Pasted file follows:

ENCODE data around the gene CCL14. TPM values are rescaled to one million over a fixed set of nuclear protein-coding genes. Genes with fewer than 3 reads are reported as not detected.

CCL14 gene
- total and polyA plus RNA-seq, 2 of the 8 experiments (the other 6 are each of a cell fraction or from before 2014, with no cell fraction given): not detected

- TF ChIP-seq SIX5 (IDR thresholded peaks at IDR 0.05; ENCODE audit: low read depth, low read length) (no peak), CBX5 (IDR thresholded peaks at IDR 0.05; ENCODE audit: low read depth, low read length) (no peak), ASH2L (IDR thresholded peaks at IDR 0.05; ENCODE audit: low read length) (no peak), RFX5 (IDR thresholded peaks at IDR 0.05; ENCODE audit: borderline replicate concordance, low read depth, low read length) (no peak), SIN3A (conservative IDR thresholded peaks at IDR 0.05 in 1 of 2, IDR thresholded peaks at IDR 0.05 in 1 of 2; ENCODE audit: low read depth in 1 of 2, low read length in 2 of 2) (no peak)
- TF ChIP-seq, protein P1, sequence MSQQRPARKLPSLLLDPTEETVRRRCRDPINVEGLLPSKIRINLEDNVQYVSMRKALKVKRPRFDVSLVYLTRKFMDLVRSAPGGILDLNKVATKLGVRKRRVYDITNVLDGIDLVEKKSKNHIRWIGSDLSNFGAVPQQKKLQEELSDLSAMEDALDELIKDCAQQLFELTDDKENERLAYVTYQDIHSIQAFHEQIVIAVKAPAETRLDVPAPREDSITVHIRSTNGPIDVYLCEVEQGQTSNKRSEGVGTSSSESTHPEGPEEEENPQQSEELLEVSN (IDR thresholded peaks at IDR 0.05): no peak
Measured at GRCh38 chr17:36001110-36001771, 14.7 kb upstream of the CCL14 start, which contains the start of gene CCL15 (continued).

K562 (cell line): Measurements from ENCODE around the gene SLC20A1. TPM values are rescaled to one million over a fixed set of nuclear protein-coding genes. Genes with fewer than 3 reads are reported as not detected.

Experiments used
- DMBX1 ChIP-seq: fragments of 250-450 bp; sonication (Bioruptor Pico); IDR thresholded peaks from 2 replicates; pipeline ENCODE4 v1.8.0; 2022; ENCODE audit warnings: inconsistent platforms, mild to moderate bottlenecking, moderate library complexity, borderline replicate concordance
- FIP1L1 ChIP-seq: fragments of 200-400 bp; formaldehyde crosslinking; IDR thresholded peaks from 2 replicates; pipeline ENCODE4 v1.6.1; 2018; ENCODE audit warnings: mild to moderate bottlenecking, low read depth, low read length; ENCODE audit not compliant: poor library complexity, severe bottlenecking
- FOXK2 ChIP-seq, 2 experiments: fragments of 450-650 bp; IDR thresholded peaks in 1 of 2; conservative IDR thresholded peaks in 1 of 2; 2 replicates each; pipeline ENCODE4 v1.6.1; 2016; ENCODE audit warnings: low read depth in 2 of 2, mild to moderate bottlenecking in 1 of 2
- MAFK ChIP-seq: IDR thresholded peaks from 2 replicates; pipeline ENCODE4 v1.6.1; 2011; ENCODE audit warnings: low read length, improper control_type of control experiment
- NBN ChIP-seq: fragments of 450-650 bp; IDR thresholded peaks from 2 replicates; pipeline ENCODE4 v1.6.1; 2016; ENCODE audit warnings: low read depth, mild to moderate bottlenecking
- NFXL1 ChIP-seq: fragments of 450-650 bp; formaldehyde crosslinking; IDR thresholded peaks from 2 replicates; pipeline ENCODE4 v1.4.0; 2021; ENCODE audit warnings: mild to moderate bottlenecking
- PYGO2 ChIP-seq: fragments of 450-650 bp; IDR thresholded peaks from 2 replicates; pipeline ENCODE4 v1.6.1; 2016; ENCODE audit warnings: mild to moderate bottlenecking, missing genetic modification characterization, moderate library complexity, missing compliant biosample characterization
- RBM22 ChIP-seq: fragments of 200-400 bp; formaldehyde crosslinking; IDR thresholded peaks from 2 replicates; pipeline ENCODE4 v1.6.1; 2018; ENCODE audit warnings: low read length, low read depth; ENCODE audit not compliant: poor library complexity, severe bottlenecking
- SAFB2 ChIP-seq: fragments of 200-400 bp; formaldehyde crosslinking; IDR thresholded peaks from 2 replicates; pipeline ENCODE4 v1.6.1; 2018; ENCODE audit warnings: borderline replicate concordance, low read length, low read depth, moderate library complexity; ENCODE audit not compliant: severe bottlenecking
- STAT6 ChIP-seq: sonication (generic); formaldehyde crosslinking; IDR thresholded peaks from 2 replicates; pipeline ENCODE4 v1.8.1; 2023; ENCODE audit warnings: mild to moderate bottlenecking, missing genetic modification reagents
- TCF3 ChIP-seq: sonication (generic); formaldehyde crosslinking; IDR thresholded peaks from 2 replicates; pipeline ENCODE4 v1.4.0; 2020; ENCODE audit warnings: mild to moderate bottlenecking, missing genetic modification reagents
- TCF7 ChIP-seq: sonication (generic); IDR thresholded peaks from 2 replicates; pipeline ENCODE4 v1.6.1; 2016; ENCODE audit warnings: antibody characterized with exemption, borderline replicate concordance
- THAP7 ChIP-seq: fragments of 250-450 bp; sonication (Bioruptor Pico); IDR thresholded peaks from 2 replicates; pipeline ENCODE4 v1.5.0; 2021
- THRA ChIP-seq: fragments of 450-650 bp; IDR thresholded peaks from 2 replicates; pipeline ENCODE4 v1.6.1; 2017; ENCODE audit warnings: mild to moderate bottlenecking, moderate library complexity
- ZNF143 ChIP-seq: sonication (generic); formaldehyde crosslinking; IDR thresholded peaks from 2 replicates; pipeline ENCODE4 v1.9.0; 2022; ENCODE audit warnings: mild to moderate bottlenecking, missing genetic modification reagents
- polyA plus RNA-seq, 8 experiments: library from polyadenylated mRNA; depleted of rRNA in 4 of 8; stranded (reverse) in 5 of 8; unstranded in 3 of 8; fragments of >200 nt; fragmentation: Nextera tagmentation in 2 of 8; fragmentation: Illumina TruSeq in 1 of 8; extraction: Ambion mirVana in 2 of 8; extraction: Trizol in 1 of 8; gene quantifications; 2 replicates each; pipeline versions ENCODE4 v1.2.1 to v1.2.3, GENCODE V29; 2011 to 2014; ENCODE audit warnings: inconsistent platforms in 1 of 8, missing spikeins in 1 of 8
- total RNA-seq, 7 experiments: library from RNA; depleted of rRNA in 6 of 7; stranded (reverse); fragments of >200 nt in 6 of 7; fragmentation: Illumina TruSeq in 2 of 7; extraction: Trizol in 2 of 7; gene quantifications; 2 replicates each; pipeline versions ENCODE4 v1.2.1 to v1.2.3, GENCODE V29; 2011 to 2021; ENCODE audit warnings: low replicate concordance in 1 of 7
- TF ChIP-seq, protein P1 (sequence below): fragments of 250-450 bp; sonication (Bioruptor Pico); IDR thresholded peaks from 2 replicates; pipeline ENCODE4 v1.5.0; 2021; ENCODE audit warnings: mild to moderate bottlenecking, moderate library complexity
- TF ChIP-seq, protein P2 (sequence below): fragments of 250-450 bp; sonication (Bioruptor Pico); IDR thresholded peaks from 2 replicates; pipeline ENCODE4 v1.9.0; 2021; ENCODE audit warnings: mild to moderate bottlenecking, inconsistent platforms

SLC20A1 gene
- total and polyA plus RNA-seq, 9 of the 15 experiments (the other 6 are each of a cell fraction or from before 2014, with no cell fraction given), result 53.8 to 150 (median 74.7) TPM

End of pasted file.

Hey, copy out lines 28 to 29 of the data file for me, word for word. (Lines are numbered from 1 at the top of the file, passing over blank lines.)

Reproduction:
SLC20A1 gene
- total and polyA plus RNA-seq, 9 of the 15 experiments (the other 6 are each of a cell fraction or from before 2014, with no cell fraction given), result 53.8 to 150 (median 74.7) TPM